The then Chairman of the ruling Tribal Council, Michael Thomas, was a political colleague who respected my long term working relationship with the leadership of the American Indian Movement, through whom I was introduced to the Pequot nation because their history and principled struggle against British colonisation paralleled that of the Asante of Ghana. The demography of the Pequot tribal nation is an admixture of Native Americans and Africans who from the seventeenth century combined forces to resist British and French colonial domination.
When military assault could not subdue the will and self-belief of the Pequots, the plundering British introduced biological warfare to decimate the population. By 1973, the Pequot population had dwindled to less than a hundred but through a visionary development path laid out by the surviving matriarch, Elizabeth George and legendry nation builder, Richard Haywood, they recovered themselves.
They could do so by finding and exploiting loopholes in Federal laws which enabled them to claim and secure right of abode and sovereign title to 5.6 km² of marshy land in Ledyard, New London, Connecticut, which became their Vatican-like enclave which they tended in their collective interest. The tribe struck a deal with some Chinese-Malaysian entrepreneurs and built Foxwoods on reclaimed land and by the time of our visit in May 2007 their population had risen in excess of 1000 commanding an annual gaming, entertainment, tourism and visiting income of $2 billion. The tribe then was contributing $200 million per year to the state of Connecticut.
The magnificence of Foxwood is breath-taking – rising out of the serene marshes and maple woods, this picturesque and edifying spectacle boasts of the resort itself and a sovereign township with its own schools, roads and transportation, water and sewerage, fire service, police and security system independent of the state of Connecticut and the hands of the Federal government. What Marcus Garvey and Kwame Nkrumah sought to prove that the “…Blackman is capable of managing his own affairs” when left alone has become a living reality in the setting of New England in the United States despite years of broken treaties and incalculable damage done to the original people of the Americas.
Self-liberating and escaping African slaves joined the Pequot nation to fight and resist British domination and acculturation. They inter-married but now it is the African blood and features that are prominent. When Jake met the Tribal Council he was surprised but thrilled to be in the presence of a ruling cabinet of kith and kin akin to what he was familiar with in Ghana. People also of African descent in charge but with an empowering and innovating difference.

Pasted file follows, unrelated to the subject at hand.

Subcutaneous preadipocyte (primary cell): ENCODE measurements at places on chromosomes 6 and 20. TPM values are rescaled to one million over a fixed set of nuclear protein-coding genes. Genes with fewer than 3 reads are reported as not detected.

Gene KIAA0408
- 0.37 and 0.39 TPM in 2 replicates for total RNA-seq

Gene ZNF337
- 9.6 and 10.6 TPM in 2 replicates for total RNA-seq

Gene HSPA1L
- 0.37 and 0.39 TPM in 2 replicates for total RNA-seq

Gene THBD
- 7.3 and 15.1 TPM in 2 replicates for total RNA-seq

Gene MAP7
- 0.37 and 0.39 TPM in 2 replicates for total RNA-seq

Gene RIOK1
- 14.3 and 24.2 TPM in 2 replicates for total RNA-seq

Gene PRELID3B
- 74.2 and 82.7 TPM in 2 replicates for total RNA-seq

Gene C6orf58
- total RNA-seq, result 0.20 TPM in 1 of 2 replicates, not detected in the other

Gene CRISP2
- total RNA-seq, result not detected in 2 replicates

It was precisely this historical and cultural symbol of resistance and survival that I sought to link Jake’s abiding vision with in the hope of nurturing a development synergy, particularly with the Asante Kingdom and Ghana as a whole. When I made an advance visit to explain our purpose in preparation for Jake’s visit, Chairman Thomas and the Tribal Council understood where I was coming from and totally embraced the ideals of the Joseph project.
Later, Jake arrived and met me and my wifein New York from where we were taken to Foxwoods in a chauffeur-driven stretched limousine provided by the tribe as we were their honoured guests. We spent three memorable nights at Foxwoods and we were treated like monarchs. Jake, in stature, was like Chairman Thomas and they hit it off at first sight. “Minister Jake, Minister Jake” was the accolade of respect accorded Mr. Obestebi-Lamptey by the tribal leadership and staff.
Minister Jake fell in love with the surrounding beauty and equally the golf course, the best on the East Coast. When Chairman Thomas took us on a tour of the golf course and the Museum and Research Center, Jake could not help expressing that: “The Asante King would love it here.” Jake then turned to me and entreated me to arrange a royal visit. I reflected quickly and answered Jake that President Kufuor would first have to visit to be smitten by such a monumental achievement by his own kith and kin. The reason being that Jake kept questioning himself throughout the visit as to why was it that if the Pequot nation have made it with a bare wood and marshy land what is stopping a proud and endowed nation of Ghana from achieving such development heights with such a land mass too. “If the Pequots have done it, Addai, I see no reason why we cannot do it also.”
What stirred up Jake the most was the magnificent Pequot Museum that takes you on an immersive, eye-opening journey through time (from the ice age to the present) to learn about the land and its original people in an interactive multimedia environment and living art presentation modelling the life drama and values of the indefatigable Pequot people.The museum stirs you up opening up possibilities of your own cultural realm – the reality and power of who you are as per the instruction inscribed by our Glorious Ancestors on the walls of the inner sanctum of the Pyramids – MAN KNOW THYSELF.
Jake, I am recounting this so that your vision and sense of developmental mission will inspire the younger generation to make up, catch up and surpass in order to make our corner of the world a success to behold and live in. Jake, your political call was a developmental call. Jake, you gave of your best to Ghana and Pan-Africa and we uphold your vision and the challenge of its realisation through unstinting personal sacrifice and devotion. But to succeed we must collectively know ourselves first as Africans who built great civilisations and that if we did it before, we can do it again.
©24 March 2016
Akyaaba Addai-Sebo, P.O. Box AT 1231, Achimota Market, Accra.